Malaysian employers to be ‘reviewed’ by staff

Author: Carolyn Hong | Date: 39 March 2016

New feature on Jobstreet.com publishes personal feedback on organisation

The rise of online ‘employer reviews’ has caused nervousness among HR departments across the globe – and Malaysian organisations will now enjoy their own moment in the spotlight, with confirmation that the country’s largest jobs portal is to encourage employees to share their opinions of their employers with the world.

Jobstreet.com has launched a ‘Company Reviews’ feature which allows jobseekers to read personal experiences from employees before they turn up for an interview. Detailed reviews and a star rating will be listed on each organisation’s profile, along with basic information about the business and the jobs available.

“Through this new feature, candidates get insights into the working reality of organisations in Malaysia and are empowered to make informed career choices,” says Jake Andrew, chief product officer at Seek Asia, the parent company that owns Jobstreet.com. The reviews will be rolled out to Singapore, Indonesia, Vietnam and the Philippines, he confirmed.

The concept of transparency isn’t unfamiliar – many hotels and restaurants are regularly rated by their customers on sites like TripAdvisor. But the rating of organisations by employees is less common, with the global leader in the field, Glassdoor, enjoying relatively limited penetration in Asia to date. Andrew says many Asian organisations are still not used to this level of transparency, so Jobstreet.com does face challenges in getting them to embrace it. He says it will benefit employers which may see more relevant and fitting job applications, as well as receive honest feedback on employee perception. Naturally, there is concern about negative feedback or false information but organisations can respond to each review, and are encouraged to provide information on their work environment.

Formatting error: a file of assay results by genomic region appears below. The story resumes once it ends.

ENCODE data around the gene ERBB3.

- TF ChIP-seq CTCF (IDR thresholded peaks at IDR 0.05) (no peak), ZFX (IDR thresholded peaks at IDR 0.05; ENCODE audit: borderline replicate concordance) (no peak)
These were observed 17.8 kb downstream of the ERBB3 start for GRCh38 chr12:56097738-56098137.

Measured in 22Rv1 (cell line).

Jobstreet says is taking the effort to explain its new initiative and its benefits to employers before the reviews are published. “As the market leader, we need to work out how we are going to handle this and educate the employers accordingly,” says Andrew. So far, about 1,000 reviews on different Malaysian organisations, including Jobstreets.com itself, have been published.

In other parts of the world, HR departments have been torn over how to respond to online reviews by staff. Some have simply ignored Glassdoor and its imitators, while others have proactively responded to negative comments by taking to the sites to promise to improve their practices. A UK tech business was recently ridiculed after it was reported that it had offered staff vouchers to write positive Glassdoor reviews.